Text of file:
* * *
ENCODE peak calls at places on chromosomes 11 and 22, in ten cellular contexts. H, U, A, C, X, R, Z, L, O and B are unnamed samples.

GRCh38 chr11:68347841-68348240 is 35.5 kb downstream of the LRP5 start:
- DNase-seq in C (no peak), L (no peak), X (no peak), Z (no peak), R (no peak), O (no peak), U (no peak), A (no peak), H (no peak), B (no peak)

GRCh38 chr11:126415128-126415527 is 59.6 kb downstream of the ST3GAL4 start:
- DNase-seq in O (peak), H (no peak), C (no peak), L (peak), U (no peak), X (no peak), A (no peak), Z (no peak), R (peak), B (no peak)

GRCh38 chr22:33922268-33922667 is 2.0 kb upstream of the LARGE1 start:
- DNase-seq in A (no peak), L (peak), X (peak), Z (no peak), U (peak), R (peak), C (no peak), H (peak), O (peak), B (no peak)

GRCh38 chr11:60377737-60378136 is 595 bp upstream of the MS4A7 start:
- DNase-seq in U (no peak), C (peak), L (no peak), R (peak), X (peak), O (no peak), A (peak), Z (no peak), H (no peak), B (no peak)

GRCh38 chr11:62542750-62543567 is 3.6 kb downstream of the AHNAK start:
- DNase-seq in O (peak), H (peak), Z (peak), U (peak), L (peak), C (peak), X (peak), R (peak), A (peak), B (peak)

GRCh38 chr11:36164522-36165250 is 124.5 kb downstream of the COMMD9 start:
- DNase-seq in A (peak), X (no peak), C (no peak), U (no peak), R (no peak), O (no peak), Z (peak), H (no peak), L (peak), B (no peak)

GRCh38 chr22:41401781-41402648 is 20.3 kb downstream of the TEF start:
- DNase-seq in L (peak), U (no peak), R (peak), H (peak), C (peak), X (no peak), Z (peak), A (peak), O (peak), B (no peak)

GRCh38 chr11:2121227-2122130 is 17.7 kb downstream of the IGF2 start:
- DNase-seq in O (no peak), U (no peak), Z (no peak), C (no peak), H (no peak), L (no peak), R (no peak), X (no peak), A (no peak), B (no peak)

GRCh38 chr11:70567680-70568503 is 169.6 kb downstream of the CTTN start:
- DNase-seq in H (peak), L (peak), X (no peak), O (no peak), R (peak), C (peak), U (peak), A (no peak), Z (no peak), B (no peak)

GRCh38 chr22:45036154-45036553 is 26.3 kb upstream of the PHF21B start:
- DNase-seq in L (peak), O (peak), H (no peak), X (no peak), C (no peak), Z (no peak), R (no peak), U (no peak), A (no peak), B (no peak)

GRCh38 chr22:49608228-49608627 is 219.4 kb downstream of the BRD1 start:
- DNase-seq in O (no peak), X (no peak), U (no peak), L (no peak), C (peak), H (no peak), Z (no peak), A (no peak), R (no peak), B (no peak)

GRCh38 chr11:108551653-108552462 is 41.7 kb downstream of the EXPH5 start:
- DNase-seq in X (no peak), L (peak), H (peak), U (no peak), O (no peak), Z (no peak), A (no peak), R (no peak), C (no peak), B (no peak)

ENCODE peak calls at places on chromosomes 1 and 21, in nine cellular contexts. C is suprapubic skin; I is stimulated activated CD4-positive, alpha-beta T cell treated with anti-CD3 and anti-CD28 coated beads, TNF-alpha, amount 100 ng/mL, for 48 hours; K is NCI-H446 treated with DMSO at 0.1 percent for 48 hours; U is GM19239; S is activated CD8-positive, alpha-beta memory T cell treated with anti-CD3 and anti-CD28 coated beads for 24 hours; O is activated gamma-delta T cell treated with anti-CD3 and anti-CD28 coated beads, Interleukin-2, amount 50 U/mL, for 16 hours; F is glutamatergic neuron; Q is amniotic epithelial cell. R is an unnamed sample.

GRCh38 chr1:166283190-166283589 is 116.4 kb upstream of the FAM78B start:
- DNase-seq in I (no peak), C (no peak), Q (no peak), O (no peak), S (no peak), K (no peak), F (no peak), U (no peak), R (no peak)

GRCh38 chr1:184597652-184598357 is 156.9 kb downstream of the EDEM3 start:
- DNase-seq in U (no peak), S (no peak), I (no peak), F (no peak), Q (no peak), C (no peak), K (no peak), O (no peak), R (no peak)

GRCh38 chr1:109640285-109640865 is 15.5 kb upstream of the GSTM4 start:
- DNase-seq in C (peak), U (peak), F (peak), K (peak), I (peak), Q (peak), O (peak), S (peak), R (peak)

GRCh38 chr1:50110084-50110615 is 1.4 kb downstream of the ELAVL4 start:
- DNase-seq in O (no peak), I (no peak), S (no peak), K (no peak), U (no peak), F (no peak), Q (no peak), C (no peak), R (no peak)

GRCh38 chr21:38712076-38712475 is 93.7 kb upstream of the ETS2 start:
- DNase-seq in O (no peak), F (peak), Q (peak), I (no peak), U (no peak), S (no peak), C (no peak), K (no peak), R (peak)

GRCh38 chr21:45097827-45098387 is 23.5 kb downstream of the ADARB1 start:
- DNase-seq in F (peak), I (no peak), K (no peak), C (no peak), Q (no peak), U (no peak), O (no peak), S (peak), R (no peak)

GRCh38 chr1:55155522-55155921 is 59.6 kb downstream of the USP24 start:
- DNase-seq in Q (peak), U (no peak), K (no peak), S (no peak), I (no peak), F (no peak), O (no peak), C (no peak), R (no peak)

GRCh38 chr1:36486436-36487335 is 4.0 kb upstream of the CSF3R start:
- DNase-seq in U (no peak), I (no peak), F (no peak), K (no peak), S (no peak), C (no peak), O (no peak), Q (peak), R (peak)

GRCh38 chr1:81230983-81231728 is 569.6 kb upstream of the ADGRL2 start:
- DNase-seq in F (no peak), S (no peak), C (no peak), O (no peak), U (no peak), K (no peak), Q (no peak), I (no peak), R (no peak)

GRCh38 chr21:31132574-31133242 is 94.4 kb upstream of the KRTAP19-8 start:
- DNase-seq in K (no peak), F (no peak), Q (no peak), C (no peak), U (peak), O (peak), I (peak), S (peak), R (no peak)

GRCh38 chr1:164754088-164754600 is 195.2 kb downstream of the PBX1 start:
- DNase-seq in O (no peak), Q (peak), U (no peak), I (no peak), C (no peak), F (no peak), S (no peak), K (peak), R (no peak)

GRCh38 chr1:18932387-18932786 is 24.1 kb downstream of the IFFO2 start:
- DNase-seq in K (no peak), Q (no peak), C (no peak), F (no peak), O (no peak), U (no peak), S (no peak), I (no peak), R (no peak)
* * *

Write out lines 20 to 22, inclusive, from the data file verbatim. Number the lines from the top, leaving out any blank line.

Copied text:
GRCh38 chr22:45036154-45036553 is 26.3 kb upstream of the PHF21B start:
- DNase-seq in L (peak), O (peak), H (no peak), X (no peak), C (no peak), Z (no peak), R (no peak), U (no peak), A (no peak), B (no peak)

GRCh38 chr22:49608228-49608627 is 219.4 kb downstream of the BRD1 start: